Home » Summer 2010 » New Study to Investigate Hormonal Changes During Peri-Menopause

New Study to Investigate Hormonal Changes During Peri-Menopause

The Change – the time around menopause when women’s hormonal profiles fluctuate and shift, with varied effects on mood, sexuality, and health status outcomes, such as cardiovascular disease.  But are these outcomes, and these symptoms and hormonal changes, similar for women worldwide? 

Photo of Bolivian woman selling fruit. Photo by 3rdparty! via Flickr.com.

Dr. Virginia Vitzthum is beginning a ground-breaking study of changes in hormones and health indicators that occur during the peri-menopausal transition in rural Bolivian women. This study will be the first comprehensive examination of such peri-menopausal changes in a non-industrialized population, and the first to test whether these changes differ between industrialized (e.g., U.S.) and non-industrialized populations.  Dr Vitzthum is returning to work this summer with a group she first studied over a decade ago, making her study also the first to evaluate, in the same sample of women, the relationship between hormone levels at the peak of a woman’s reproductive years and those during her transition through menopause.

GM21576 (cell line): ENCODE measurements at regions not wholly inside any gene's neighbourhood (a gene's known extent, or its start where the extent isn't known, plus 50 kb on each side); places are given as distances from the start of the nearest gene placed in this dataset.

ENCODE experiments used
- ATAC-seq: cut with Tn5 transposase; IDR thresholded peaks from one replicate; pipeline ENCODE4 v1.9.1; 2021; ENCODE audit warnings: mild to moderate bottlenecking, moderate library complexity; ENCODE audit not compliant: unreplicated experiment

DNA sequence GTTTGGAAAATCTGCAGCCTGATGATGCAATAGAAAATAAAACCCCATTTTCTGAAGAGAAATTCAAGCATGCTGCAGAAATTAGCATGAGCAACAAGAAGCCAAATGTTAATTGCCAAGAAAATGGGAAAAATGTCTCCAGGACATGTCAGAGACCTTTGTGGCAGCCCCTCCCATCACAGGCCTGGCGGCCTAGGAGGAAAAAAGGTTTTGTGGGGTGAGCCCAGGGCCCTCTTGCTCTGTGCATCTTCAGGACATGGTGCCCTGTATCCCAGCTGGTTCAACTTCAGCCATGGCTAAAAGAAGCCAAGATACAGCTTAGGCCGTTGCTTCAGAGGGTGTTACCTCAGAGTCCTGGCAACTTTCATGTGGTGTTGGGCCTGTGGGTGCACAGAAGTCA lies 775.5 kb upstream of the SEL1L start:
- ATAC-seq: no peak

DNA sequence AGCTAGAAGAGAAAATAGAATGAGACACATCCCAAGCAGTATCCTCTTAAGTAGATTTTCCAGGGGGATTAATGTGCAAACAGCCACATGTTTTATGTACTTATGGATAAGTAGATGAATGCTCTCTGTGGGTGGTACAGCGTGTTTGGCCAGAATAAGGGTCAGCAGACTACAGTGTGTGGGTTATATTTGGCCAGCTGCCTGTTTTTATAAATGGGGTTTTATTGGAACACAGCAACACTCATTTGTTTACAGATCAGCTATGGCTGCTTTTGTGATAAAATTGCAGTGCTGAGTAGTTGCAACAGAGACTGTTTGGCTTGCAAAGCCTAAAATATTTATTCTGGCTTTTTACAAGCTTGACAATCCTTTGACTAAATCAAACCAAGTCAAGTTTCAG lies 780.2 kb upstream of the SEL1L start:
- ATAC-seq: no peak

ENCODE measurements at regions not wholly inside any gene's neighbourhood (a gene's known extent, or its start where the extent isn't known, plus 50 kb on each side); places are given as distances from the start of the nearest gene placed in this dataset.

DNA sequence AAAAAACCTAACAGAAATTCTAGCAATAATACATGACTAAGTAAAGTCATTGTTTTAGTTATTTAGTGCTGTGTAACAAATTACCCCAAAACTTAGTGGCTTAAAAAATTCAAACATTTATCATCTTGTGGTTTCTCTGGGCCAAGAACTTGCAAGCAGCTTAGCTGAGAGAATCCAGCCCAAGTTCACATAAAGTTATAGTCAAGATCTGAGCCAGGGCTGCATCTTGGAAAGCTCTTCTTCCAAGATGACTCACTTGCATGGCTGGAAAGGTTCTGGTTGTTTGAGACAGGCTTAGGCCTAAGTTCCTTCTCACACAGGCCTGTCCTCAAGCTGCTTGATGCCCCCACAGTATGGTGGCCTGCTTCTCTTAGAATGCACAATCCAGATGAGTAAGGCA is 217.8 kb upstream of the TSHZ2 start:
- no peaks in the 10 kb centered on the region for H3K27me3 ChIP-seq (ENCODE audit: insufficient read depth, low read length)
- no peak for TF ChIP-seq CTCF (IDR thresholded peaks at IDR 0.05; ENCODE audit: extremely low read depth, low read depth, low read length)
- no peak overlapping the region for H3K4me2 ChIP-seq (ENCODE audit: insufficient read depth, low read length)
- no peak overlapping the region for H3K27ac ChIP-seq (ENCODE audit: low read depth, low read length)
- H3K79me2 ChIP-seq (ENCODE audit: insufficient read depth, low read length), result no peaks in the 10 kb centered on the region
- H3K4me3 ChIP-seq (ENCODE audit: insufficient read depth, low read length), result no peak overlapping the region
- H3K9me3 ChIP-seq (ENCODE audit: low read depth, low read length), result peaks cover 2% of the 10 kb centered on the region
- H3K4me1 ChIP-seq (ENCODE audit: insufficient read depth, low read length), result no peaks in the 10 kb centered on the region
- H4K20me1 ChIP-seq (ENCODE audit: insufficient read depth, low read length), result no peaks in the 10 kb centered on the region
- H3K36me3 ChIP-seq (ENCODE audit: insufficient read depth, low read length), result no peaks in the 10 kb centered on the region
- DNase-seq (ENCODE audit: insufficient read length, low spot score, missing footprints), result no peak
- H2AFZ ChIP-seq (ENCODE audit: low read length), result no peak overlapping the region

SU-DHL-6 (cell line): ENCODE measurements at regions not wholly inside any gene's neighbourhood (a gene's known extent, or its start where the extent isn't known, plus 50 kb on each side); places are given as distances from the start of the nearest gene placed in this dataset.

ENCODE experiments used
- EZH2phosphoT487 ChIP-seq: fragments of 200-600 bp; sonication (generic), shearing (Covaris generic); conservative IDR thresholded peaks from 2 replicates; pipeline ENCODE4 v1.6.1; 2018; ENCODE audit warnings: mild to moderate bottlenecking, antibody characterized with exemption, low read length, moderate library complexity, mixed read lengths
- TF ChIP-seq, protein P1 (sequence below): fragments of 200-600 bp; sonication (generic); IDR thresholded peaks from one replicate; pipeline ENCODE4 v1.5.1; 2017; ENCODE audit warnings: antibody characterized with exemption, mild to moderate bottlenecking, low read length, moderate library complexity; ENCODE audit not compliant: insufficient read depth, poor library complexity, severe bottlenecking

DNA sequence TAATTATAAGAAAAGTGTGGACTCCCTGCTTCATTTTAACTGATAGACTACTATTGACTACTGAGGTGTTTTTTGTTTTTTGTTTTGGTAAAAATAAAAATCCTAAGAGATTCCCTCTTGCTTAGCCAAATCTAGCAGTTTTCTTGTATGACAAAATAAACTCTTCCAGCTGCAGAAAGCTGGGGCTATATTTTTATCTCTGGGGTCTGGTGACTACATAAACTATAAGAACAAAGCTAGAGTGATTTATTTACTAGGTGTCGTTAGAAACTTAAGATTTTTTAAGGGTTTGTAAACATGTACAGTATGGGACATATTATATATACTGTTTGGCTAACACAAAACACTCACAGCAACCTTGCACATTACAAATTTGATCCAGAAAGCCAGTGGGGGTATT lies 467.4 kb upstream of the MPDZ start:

“What makes this study unique is that there have been no other studies done so far, in any part of the world, that follow women from the height of their sexual functioning through the end of their reproductive years,” says Dr. Vitzthum. 

“We know, for instance, that Bolivian women have lower reproductive hormone levels (about 70% of U.S. women) to begin with.  Does this account for the marked changes around menopause in US women?  And will outcomes be less dramatic in Bolivian women?”

Dr. Vitzthum will be analyzing biomarkers of health functioning, which presents a number of challenges.  Besides needing to insure a cold-chain from the Bolivian highlands to the labs in the U.S. and Germany, she is also attuned to the cultural sensitivities of doing this kind of research, especially when it involves collecting bodily samples.  But having worked in these villages for over 15 years, Dr. Vitzthum and her colleagues at the Bolivian Institute for High Altitude Biology have developed a relationship of mutual trust with the women participants. 

This study is funded through the Faculty Research Support Program from the Office of the Vice Provost for Research at Indiana University.


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